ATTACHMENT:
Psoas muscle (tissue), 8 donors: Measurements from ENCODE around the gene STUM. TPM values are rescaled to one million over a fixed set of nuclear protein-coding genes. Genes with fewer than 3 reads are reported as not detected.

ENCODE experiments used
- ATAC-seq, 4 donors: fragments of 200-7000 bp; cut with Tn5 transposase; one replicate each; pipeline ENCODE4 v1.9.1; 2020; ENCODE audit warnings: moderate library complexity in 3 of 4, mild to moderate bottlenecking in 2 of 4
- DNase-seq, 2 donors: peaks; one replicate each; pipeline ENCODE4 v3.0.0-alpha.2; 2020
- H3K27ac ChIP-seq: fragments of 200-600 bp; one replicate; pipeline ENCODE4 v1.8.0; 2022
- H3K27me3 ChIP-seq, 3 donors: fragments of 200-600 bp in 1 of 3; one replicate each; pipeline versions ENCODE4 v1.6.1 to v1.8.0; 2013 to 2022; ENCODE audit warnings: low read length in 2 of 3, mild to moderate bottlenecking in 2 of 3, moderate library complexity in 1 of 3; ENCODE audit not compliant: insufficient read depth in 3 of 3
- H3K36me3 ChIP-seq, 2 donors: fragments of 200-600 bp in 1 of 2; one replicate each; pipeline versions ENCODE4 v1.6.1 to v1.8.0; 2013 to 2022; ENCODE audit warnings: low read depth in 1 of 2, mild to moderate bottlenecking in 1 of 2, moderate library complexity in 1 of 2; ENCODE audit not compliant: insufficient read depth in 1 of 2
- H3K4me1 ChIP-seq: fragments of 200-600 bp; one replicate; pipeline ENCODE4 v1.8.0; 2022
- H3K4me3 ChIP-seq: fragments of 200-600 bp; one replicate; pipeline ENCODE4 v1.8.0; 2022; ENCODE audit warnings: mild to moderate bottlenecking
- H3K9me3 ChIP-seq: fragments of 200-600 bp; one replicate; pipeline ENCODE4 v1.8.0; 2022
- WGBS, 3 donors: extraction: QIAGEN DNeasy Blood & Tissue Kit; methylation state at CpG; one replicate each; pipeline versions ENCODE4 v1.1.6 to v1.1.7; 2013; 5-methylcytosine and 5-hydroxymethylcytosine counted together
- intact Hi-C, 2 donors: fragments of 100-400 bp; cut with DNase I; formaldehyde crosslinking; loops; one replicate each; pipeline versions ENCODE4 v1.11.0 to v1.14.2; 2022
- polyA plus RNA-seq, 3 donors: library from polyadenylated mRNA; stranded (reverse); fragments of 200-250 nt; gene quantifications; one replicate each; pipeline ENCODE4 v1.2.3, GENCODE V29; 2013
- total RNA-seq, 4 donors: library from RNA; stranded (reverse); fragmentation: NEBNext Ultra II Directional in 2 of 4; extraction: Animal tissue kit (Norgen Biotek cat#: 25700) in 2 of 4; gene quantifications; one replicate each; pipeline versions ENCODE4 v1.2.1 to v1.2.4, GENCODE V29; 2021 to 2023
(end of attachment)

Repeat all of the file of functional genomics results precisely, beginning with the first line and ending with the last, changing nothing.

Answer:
Psoas muscle (tissue), 8 donors: Measurements from ENCODE around the gene STUM. TPM values are rescaled to one million over a fixed set of nuclear protein-coding genes. Genes with fewer than 3 reads are reported as not detected.

ENCODE experiments used
- ATAC-seq, 4 donors: fragments of 200-7000 bp; cut with Tn5 transposase; one replicate each; pipeline ENCODE4 v1.9.1; 2020; ENCODE audit warnings: moderate library complexity in 3 of 4, mild to moderate bottlenecking in 2 of 4
- DNase-seq, 2 donors: peaks; one replicate each; pipeline ENCODE4 v3.0.0-alpha.2; 2020
- H3K27ac ChIP-seq: fragments of 200-600 bp; one replicate; pipeline ENCODE4 v1.8.0; 2022
- H3K27me3 ChIP-seq, 3 donors: fragments of 200-600 bp in 1 of 3; one replicate each; pipeline versions ENCODE4 v1.6.1 to v1.8.0; 2013 to 2022; ENCODE audit warnings: low read length in 2 of 3, mild to moderate bottlenecking in 2 of 3, moderate library complexity in 1 of 3; ENCODE audit not compliant: insufficient read depth in 3 of 3
- H3K36me3 ChIP-seq, 2 donors: fragments of 200-600 bp in 1 of 2; one replicate each; pipeline versions ENCODE4 v1.6.1 to v1.8.0; 2013 to 2022; ENCODE audit warnings: low read depth in 1 of 2, mild to moderate bottlenecking in 1 of 2, moderate library complexity in 1 of 2; ENCODE audit not compliant: insufficient read depth in 1 of 2
- H3K4me1 ChIP-seq: fragments of 200-600 bp; one replicate; pipeline ENCODE4 v1.8.0; 2022
- H3K4me3 ChIP-seq: fragments of 200-600 bp; one replicate; pipeline ENCODE4 v1.8.0; 2022; ENCODE audit warnings: mild to moderate bottlenecking
- H3K9me3 ChIP-seq: fragments of 200-600 bp; one replicate; pipeline ENCODE4 v1.8.0; 2022
- WGBS, 3 donors: extraction: QIAGEN DNeasy Blood & Tissue Kit; methylation state at CpG; one replicate each; pipeline versions ENCODE4 v1.1.6 to v1.1.7; 2013; 5-methylcytosine and 5-hydroxymethylcytosine counted together
- intact Hi-C, 2 donors: fragments of 100-400 bp; cut with DNase I; formaldehyde crosslinking; loops; one replicate each; pipeline versions ENCODE4 v1.11.0 to v1.14.2; 2022
- polyA plus RNA-seq, 3 donors: library from polyadenylated mRNA; stranded (reverse); fragments of 200-250 nt; gene quantifications; one replicate each; pipeline ENCODE4 v1.2.3, GENCODE V29; 2013
- total RNA-seq, 4 donors: library from RNA; stranded (reverse); fragmentation: NEBNext Ultra II Directional in 2 of 4; extraction: Animal tissue kit (Norgen Biotek cat#: 25700) in 2 of 4; gene quantifications; one replicate each; pipeline versions ENCODE4 v1.2.1 to v1.2.4, GENCODE V29; 2021 to 2023